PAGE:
Question: What are you working on now?
Answer: We are working on copy-editing the 15+ pieces we have accepted into the first issue of the magazine. We’re also raising funds to help pay our writers.
You can contribute to the fundraiser at https://www.gofundme.com/f/rock-and-a-hard-place-issue-1?sharetype=teams&member=2009944&rcid=r01-156478297513-111ca9c3cf9c4d72&pc=ot_co_campmgmt_w
Question: What made you start publishing?
Answer: I was at a point where I felt like I had plateaued with my own writing. I wanted to stay in the sphere of fiction writers, but had reached a point of exhaustion with little to show for it.
I felt like there were a lot of people talking about how blending genres was a good thing, but that there were few, if any, venues that actively encouraged submissions from different genres.
Question: What advice would you offer to those who are currently writing?
Answer: A lot of the advice I have at this early stage is advice you can hear almost anywhere. I’ve got so much to learn myself.
But here is some of what I have:
Keep at it. Just because you get rejected from one venue says very little about the overall value of the piece or about your writing. We received some great pieces that just weren’t what we were looking for.
All it says is that for whatever reason, the editors of that particular magazine didn’t think it was a fit. That could be for a million different reasons. There could be an editor who just doesn’t want to read anymore mafia stories, or serial killer stories, or whatever. They could feel like your ending was too dark, or in our case, not dark enough.
With so few fiction magazines out there and so many writers, it’s unfortunately impossible for editors to give feedback on every piece, so please don’t read a rejection as anything other than a rejection. It’s not a statement about your writing.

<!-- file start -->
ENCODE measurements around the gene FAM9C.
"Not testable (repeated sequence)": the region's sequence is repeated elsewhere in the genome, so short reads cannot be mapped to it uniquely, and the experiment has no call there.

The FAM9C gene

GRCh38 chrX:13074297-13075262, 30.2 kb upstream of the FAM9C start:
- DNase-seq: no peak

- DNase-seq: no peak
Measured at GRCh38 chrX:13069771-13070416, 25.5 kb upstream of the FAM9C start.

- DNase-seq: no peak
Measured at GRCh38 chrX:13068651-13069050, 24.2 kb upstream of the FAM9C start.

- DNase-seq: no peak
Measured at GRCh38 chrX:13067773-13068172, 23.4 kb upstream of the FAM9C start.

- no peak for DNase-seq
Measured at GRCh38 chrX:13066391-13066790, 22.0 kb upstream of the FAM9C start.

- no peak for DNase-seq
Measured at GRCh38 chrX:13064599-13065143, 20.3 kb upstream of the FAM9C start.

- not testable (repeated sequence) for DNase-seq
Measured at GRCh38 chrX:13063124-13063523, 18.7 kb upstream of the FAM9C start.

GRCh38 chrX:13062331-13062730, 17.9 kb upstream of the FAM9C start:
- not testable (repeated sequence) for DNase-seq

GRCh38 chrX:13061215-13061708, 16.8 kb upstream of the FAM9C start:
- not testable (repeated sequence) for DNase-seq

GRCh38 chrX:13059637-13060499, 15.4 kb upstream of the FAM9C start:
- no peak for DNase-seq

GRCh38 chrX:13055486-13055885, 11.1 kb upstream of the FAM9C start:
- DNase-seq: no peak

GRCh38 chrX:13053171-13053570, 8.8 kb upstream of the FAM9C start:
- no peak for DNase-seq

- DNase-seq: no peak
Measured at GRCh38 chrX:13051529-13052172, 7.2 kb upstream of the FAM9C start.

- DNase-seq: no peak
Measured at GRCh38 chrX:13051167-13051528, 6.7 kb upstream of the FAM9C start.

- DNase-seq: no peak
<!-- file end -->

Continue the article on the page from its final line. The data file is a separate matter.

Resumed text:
Also, if the editors tell you they want to see more from you, send them more. If we said it, we meant it, and I assume the same goes for other magazines.
Now, perhaps most importantly, you have to read the submissions requirements. Maybe they all seem the same, but still, you have to. Few things are more frustrating than investing time in reading a piece only to get halfway through and start to get the feeling that the writer just fired off a piece when they saw an open call for submissions without actually reading the requirements.
Question: Where and when will readers be able to obtain your magazine?
Answer: When it’s complete, it will be available through Amazon in print and for Kindle. You can stay updated by visiting our website, https://www.rockandahardplacemag.com/, or by following us on Facebook or Twitter. We hope to publish issue one later this summer.
Also, we would love to have a presence in brick and mortar stores. If anyone that owns a store or has connection with a store is reading this and is interested, please contact us at firstname.lastname@example.org.
Questions and or comments for Roger are welcome here!